A federal crackdown on online poker sites continues to rake in chips. In a reported plea agreement, a man who co-founded the gambling site Absolute Poker pleaded guilty to conspiracy charges. Federal regulators accused his organization of deceiving banks by masking customers’ gambling charges with names of online retailers.
Only months after the federal government shut down access to online poker sites come reports that Congress could soon consider a bill that would legalize online gambling.
If you were planning on making your fortune on your sofa, taking fools’ money in online poker, it’s probably time to think of a plan B. Feds are making like Eliot Ness in an effort to shut down offshore companies that let Americans subvert in the nation’s online gambling laws. G-men have filed an indictment against several individuals accused of operating illegal internet poker speakeasies.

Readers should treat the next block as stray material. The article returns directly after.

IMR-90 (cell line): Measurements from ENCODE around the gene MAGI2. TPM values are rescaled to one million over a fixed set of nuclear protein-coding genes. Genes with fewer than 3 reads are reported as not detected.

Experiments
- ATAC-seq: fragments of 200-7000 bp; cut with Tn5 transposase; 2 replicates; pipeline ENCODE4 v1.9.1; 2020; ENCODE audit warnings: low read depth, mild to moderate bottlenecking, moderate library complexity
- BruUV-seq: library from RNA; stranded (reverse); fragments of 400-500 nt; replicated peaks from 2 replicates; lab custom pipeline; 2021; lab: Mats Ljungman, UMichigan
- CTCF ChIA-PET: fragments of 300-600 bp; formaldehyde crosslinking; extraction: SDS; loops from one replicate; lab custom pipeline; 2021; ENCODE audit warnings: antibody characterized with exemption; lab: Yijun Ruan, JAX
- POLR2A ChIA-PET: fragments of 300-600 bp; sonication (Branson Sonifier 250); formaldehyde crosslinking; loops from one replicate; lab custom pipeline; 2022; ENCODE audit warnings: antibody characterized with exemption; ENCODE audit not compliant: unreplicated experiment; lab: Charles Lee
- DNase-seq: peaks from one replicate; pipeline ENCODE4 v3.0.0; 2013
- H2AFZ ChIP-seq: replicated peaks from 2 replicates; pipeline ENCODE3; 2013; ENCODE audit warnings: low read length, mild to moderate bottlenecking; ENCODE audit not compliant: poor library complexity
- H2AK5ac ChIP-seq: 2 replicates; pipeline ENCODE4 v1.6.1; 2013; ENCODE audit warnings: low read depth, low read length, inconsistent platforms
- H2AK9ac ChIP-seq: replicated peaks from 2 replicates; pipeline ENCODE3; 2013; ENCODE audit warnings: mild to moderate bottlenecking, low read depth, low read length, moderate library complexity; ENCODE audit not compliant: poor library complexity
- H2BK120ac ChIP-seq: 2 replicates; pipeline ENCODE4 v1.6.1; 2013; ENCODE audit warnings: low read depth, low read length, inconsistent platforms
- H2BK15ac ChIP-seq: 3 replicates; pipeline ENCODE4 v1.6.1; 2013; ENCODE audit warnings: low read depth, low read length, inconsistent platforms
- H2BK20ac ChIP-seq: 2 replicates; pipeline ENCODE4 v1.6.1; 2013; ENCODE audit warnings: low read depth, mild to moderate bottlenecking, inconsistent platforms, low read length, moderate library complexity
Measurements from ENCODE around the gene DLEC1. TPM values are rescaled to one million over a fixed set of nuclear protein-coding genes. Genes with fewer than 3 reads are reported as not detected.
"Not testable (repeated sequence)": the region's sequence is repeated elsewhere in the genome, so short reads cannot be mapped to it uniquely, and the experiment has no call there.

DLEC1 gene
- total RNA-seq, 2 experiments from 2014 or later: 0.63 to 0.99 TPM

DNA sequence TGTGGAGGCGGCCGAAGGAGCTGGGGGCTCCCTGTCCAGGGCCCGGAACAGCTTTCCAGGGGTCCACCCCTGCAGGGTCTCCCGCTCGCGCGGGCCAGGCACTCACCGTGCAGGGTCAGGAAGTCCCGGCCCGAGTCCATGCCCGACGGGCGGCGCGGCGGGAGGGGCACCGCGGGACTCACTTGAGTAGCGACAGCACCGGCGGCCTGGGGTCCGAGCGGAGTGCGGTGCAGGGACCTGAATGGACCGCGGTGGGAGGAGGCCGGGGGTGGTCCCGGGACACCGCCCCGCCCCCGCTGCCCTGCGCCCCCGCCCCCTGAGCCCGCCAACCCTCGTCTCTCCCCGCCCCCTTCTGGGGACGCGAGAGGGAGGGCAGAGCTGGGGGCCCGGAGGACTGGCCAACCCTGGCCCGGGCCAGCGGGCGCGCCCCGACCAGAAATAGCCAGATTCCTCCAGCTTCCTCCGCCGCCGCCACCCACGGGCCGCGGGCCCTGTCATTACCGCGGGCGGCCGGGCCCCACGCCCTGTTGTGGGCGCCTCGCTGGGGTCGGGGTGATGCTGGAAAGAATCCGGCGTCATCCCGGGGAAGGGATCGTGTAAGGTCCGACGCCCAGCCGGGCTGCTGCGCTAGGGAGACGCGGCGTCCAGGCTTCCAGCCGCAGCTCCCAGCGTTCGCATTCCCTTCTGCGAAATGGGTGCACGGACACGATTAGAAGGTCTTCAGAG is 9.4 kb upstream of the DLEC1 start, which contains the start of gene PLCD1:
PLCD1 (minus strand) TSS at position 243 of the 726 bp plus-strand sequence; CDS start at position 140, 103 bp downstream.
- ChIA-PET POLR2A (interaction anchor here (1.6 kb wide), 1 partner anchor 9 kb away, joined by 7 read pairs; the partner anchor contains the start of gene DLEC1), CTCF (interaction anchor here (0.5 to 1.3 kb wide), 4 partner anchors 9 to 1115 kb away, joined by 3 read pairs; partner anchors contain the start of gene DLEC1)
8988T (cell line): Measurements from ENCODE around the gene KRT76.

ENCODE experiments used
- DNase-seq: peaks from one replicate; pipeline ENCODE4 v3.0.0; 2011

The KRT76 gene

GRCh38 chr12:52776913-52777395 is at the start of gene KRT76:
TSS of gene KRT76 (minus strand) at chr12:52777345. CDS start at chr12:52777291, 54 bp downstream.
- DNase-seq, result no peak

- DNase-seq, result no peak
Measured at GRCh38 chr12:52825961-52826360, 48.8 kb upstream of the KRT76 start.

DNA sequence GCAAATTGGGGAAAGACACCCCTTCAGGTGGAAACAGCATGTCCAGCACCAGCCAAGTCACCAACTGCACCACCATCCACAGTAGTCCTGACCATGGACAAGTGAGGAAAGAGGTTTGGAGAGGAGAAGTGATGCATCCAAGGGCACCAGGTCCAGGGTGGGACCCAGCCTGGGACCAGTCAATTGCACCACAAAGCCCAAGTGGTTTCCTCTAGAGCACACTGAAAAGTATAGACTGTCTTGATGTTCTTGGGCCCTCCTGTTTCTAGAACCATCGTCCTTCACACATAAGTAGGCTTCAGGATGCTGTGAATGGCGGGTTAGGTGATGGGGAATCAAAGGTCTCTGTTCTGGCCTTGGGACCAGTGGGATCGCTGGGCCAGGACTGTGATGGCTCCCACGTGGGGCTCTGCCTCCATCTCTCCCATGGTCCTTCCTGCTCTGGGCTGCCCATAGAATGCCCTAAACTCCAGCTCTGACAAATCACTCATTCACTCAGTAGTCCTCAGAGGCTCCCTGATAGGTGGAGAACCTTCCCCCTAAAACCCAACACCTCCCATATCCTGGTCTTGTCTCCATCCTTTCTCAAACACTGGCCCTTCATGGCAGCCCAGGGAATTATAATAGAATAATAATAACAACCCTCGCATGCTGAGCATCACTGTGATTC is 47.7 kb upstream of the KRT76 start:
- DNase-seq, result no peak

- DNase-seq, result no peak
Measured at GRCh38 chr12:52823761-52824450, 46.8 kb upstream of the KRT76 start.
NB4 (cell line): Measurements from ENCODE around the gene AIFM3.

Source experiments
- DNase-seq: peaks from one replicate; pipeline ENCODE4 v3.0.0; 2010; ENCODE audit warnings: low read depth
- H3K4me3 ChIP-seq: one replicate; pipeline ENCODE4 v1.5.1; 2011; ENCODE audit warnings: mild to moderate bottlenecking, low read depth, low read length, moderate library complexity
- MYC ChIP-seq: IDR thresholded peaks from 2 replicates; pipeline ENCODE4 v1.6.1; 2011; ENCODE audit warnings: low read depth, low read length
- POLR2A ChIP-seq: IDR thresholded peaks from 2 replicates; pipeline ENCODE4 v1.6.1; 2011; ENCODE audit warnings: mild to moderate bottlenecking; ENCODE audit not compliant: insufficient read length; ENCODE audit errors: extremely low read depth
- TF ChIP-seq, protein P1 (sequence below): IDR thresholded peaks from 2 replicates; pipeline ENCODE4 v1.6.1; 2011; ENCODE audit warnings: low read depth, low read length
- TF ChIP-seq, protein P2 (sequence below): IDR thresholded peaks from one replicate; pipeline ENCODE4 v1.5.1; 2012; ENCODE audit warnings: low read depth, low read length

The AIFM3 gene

Here’s a mystery story to distract you from the U.S. Banking Apocalypse. UltimateBet.com, “one of the top 10 poker sites,” has admitted that employees manipulated the software to cheat from at least January 2005 to January 2008, when some players started noticing an unusually high rate of wins for a certain user name. An Australian player mapped that user’s wins against accounts that had played a similar number of hands, and realized that “NioNio’s” wins were “less likely than ‘winning a one-in-a-million lottery on four consecutive days.'” But NioNio is just one part of the mystery.
Wamu’s fraud department has a problem sending letters. Just like another reader, Kristin, we posted about, Rob is having trouble disputing fraudulent charges on his account. He followed their every instruction, except to respond to the second letter WaMu sent out. How could Rob do such a foolish thing? Because it never showed up in his mailbox, a point, WaMu seems to think, is owing to, not their incompetence, but Rob’s general lassitude and weakness of character. Or something like that. Here’s Rob’s story…